Along with all the money going towards operations, comes the stress and suffering of the patient. Life for a patient is like a novel, it has a beginning, a rising action, a climax, a falling action and the end. If pain gets in the way and lengthens the amount of time before the end, then the novel may not be worth finishing, or in other words, life should not continue on longer than it has to. Everyone wants a peaceful, non-dramatic death; it’s a commonly shared idea (hyperbole). “Even where there is much suffering, dying people can find moments of meaning and connection,” says Doctor Timothy E. Quill. When people get caught between the choice of life or death, they find a different kind of mindset. Their priorities for themselves are more accurate, and they suddenly know what the best decision is for themselves. It’s obvious that patients who are suffering cannot ignore the fact that the pain will go away. The longer they choose to stay alive, the more it will affect them and possibly lead them to an unhealthy mindset. Quill also adds, “When we can help people achieve a peaceful, calm death, the kind of death we would all like to have, we are doing a wonderful task”. When it comes down to it, these terminal patients have been down a rough path and deserve nothing more than a peaceful, pain-free death.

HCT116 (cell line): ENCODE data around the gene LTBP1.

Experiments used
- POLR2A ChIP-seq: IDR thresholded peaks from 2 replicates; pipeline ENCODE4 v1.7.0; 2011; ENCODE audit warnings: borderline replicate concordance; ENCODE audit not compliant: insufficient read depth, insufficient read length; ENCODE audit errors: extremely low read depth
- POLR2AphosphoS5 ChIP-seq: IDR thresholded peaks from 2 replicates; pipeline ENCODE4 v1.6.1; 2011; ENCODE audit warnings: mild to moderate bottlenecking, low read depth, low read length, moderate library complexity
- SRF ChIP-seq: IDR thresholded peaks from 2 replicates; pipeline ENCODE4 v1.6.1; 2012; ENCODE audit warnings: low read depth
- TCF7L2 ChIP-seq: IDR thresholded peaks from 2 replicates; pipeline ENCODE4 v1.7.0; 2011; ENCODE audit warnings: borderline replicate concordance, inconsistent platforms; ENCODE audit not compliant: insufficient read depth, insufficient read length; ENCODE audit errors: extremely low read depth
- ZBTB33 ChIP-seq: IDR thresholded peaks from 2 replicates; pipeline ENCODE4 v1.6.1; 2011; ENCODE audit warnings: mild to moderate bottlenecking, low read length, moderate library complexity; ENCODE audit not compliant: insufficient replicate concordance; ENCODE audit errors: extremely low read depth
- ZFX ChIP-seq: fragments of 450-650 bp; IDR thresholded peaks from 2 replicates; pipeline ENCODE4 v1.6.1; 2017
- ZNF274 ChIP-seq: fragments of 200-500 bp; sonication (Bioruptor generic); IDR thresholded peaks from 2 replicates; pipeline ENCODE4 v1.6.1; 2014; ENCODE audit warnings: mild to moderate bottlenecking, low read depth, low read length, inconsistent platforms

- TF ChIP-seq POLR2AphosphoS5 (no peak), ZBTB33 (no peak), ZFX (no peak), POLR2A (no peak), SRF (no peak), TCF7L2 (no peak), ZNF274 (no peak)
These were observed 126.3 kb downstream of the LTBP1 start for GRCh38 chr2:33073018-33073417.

As previously stated, all patients have the right to refuse any medical treatment that they do not wish to have. A recent poll found that only 61% of people were aware of this law, and unfortunately 10% believed that the law demands a patient to accept any treatment the doctor wishes to provide (Torr). All terminal patients should have the general idea of their future, and perhaps knowing this outcome will help them decide what to do. If they notice that their future consists of a lot of risky surgeries, they may not wish to proceed. Unfortunately, things are not that easy in the medical world. When it comes to surgery, not one person will have the same outcome of another. The surgery may help some people; it could also make their status worse, or possibly will have no effect on the body. It’s just a risk that doctor’s have to take when they perform surgery, not knowing how the body will react. Sometimes these risks frighten the patient, and make them lean more towards death. Without assisted suicide, the ‘natural’ death of some patients may not come for months or even years. So then they’d have to deal with an endless period of suffering, which seems too inhumane for American freedoms.